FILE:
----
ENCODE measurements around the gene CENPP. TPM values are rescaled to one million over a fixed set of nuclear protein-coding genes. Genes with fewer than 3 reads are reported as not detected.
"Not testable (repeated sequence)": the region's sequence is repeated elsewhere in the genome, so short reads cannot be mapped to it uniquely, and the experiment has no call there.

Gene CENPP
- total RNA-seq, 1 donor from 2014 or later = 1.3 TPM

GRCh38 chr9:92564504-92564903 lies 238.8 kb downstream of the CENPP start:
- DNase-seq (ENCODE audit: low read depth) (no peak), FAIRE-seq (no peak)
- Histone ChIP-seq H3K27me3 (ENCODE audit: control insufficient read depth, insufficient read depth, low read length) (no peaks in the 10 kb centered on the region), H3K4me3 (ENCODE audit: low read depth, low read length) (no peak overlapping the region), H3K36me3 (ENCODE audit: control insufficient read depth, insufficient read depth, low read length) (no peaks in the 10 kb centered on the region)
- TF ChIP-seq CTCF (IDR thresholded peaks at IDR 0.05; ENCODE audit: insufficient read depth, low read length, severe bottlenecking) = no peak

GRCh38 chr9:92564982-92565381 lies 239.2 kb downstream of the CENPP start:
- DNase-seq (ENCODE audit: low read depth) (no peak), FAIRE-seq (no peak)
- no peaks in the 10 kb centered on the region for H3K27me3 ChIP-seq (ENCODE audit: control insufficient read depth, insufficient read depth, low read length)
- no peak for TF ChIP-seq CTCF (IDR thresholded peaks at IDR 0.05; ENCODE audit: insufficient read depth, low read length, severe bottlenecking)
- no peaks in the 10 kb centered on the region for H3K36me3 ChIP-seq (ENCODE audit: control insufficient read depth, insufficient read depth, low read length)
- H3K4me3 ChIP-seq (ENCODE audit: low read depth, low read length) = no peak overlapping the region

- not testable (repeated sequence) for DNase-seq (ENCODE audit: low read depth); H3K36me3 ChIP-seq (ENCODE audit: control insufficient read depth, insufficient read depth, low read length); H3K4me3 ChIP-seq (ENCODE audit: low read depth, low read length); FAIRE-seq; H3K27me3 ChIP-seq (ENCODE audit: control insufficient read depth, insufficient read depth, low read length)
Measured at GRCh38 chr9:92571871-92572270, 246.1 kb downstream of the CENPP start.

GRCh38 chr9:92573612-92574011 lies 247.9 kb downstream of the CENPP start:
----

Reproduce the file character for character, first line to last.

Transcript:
ENCODE measurements around the gene CENPP. TPM values are rescaled to one million over a fixed set of nuclear protein-coding genes. Genes with fewer than 3 reads are reported as not detected.
"Not testable (repeated sequence)": the region's sequence is repeated elsewhere in the genome, so short reads cannot be mapped to it uniquely, and the experiment has no call there.

Gene CENPP
- total RNA-seq, 1 donor from 2014 or later = 1.3 TPM

GRCh38 chr9:92564504-92564903 lies 238.8 kb downstream of the CENPP start:
- DNase-seq (ENCODE audit: low read depth) (no peak), FAIRE-seq (no peak)
- Histone ChIP-seq H3K27me3 (ENCODE audit: control insufficient read depth, insufficient read depth, low read length) (no peaks in the 10 kb centered on the region), H3K4me3 (ENCODE audit: low read depth, low read length) (no peak overlapping the region), H3K36me3 (ENCODE audit: control insufficient read depth, insufficient read depth, low read length) (no peaks in the 10 kb centered on the region)
- TF ChIP-seq CTCF (IDR thresholded peaks at IDR 0.05; ENCODE audit: insufficient read depth, low read length, severe bottlenecking) = no peak

GRCh38 chr9:92564982-92565381 lies 239.2 kb downstream of the CENPP start:
- DNase-seq (ENCODE audit: low read depth) (no peak), FAIRE-seq (no peak)
- no peaks in the 10 kb centered on the region for H3K27me3 ChIP-seq (ENCODE audit: control insufficient read depth, insufficient read depth, low read length)
- no peak for TF ChIP-seq CTCF (IDR thresholded peaks at IDR 0.05; ENCODE audit: insufficient read depth, low read length, severe bottlenecking)
- no peaks in the 10 kb centered on the region for H3K36me3 ChIP-seq (ENCODE audit: control insufficient read depth, insufficient read depth, low read length)
- H3K4me3 ChIP-seq (ENCODE audit: low read depth, low read length) = no peak overlapping the region

- not testable (repeated sequence) for DNase-seq (ENCODE audit: low read depth); H3K36me3 ChIP-seq (ENCODE audit: control insufficient read depth, insufficient read depth, low read length); H3K4me3 ChIP-seq (ENCODE audit: low read depth, low read length); FAIRE-seq; H3K27me3 ChIP-seq (ENCODE audit: control insufficient read depth, insufficient read depth, low read length)
Measured at GRCh38 chr9:92571871-92572270, 246.1 kb downstream of the CENPP start.

GRCh38 chr9:92573612-92574011 lies 247.9 kb downstream of the CENPP start: